Water is a masonry chimney's worst enemy

Water is a masonry chimney’s worst enemy

If you think that by just closing your fireplace when it is not in use you are preventing chimney damage, you would be wrong. Water can be a disastrous element to a chimney. For example, prolonged water contact deteriorates brick, mortar, and tile, and it can corrode steel and cast iron. When water expands due to freezing, is even more damaging and can lead to cracks and gaps in your chimney. This can result in creosote build up – not to mention noxious gases that will seep into your home. All of this can lead to massive repair builds.

Here are a few ways to avoid this type of damage and save yourself a lot of money:

Install a Chimney Cap

This is the most inexpensive way to prevent chimney damage due to water. A chimney cap, also known as a rain cover, will keep water from entering the flue and ending up directly inside your chimney. Chimney caps also keep chimney sparks on the inside and are good for keeping birds and bats from settling in your chimney.

Repair or Replace a Damaged Chimney Crown

Most chimney crowns were originally made with mortar. These do not withstand years of weather damage. You should replace a mortar chimney crown with a Portland cement-base mixture one. These should create an overhang, or drip edge, and this will protect all sides of your chimney by at least two inches.

Repair or Replace Flashing

Flashing keeps rain water from running down your chimney shingles and into your home or commercial business. An L-shaped piece of metal should be used to extend from under the roofing shingles up the side of the chimney. Also, use counter flashing that overlaps the base flashing and is sealed into the chimney’s masonry joints.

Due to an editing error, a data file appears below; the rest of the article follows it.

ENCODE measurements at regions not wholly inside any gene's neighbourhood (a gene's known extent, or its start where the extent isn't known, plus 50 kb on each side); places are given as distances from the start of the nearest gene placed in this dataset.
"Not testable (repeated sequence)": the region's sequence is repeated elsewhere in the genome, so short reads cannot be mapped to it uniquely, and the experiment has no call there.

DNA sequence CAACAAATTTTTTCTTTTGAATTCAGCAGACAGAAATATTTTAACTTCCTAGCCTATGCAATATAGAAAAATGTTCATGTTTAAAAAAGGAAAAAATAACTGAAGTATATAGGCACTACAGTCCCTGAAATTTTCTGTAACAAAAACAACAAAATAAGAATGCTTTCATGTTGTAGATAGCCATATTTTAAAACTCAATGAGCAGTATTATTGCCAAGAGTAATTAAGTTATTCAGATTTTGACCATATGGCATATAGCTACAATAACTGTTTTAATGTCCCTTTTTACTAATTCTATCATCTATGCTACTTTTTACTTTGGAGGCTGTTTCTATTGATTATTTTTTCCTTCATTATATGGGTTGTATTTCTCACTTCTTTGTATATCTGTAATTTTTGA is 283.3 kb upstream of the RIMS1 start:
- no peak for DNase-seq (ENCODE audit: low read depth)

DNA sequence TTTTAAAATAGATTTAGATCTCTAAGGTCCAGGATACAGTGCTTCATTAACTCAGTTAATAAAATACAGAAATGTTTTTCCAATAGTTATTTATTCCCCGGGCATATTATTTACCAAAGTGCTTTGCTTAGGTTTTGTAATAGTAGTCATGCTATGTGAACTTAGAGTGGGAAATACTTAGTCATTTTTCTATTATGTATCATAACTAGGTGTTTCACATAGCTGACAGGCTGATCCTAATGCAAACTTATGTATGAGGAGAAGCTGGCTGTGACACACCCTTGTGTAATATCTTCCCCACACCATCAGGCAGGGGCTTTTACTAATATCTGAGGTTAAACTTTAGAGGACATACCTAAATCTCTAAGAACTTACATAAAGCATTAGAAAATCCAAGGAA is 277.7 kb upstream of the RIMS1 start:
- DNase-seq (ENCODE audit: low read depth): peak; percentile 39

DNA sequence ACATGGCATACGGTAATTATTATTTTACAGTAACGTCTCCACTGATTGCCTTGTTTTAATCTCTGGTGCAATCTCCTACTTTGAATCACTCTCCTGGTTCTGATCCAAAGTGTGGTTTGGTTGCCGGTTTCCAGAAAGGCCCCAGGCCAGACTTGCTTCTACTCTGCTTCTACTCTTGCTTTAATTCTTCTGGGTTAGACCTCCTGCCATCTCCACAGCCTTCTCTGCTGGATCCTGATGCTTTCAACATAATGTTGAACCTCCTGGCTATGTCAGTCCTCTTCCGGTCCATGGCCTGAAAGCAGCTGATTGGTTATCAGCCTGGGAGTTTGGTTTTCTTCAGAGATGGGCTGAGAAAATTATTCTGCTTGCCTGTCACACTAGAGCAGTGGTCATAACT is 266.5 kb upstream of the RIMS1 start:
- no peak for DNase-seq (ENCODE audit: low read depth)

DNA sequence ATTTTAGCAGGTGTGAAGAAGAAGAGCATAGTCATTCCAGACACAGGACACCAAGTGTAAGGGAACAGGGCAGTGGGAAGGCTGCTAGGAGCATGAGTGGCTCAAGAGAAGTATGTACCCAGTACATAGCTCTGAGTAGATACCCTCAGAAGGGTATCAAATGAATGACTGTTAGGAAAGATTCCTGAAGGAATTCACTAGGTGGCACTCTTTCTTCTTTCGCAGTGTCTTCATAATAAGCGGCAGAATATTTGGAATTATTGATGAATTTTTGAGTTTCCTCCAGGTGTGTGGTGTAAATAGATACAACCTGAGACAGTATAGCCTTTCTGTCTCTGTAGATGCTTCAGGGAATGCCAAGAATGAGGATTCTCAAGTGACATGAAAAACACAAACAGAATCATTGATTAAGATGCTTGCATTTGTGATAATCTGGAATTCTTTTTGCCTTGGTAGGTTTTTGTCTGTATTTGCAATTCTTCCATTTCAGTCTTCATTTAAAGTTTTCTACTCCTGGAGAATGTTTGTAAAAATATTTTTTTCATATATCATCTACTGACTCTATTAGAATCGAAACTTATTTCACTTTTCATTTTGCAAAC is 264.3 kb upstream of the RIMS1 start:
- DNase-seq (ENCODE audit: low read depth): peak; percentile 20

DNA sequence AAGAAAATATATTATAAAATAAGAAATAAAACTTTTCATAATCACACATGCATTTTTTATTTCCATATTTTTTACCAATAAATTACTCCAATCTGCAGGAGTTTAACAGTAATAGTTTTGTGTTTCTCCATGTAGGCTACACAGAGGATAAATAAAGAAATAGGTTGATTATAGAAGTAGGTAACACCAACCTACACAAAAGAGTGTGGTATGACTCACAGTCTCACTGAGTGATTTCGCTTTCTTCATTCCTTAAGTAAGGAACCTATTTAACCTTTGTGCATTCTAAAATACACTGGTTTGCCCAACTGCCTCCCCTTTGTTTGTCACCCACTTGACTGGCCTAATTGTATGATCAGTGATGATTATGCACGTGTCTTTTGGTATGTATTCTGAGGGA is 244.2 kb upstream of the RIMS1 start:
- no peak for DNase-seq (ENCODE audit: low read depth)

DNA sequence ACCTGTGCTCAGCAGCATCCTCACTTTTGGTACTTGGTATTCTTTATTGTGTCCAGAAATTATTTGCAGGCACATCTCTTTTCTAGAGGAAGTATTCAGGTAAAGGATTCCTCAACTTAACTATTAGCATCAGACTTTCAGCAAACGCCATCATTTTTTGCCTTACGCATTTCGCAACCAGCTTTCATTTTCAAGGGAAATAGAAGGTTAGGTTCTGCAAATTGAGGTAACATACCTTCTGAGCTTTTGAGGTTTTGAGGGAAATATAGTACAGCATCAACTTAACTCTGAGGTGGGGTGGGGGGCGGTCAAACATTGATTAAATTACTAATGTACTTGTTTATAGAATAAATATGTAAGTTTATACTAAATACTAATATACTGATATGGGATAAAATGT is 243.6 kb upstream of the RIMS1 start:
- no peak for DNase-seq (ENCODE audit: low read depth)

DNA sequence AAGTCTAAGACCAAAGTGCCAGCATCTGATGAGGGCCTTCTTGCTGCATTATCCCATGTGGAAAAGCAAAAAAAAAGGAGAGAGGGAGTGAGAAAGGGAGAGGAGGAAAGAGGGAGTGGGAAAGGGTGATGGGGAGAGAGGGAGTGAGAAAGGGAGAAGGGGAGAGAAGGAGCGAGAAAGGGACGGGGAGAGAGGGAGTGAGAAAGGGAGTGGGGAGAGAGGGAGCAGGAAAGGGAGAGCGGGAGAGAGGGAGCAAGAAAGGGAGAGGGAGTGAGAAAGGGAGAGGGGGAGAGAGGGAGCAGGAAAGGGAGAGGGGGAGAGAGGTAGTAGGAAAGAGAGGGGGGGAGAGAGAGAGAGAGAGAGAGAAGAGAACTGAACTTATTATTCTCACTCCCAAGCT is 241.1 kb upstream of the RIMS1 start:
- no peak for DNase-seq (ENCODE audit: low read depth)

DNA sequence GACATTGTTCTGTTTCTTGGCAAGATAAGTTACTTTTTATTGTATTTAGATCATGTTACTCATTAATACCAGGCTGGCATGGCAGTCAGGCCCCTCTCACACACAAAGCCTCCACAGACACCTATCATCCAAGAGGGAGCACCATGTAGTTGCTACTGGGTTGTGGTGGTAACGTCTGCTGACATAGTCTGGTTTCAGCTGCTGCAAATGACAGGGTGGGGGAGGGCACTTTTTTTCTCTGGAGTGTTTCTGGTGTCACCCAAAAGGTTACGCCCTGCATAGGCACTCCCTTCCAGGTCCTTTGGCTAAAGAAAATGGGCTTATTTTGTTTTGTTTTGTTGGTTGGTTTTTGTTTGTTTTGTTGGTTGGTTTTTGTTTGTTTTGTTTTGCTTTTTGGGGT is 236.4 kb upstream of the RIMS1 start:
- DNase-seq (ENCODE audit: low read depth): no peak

Waterproof Your Chimney

Typical brick and mortar used in chimneys are similar to sponges and absorb moisture to the chimney interior. To avoid this, add a vapor-permeable waterproofing agent to let the moisture out and simultaneously prevent it from coming in. Do not use pair or any non-vapor-permeable water sealer as it will actually trap moisture on the inside of the chimney and hasten its deterioration.

Hire a Professional from the CSIA

If you have doubts about the condition of your chimney, hire a CSIA certified chimney sweep to inspect your chimney and make sure it meets all fire codes, clearances, and standards for the construction and maintenance of chimney and venting systems. Give Wells & Sons a call for a certified technician to service your home.
Source: Wisdom from the Hearth

Similar Articles:
What to Do in Case of a Chimney Fire
How to Become a Chimney Sweep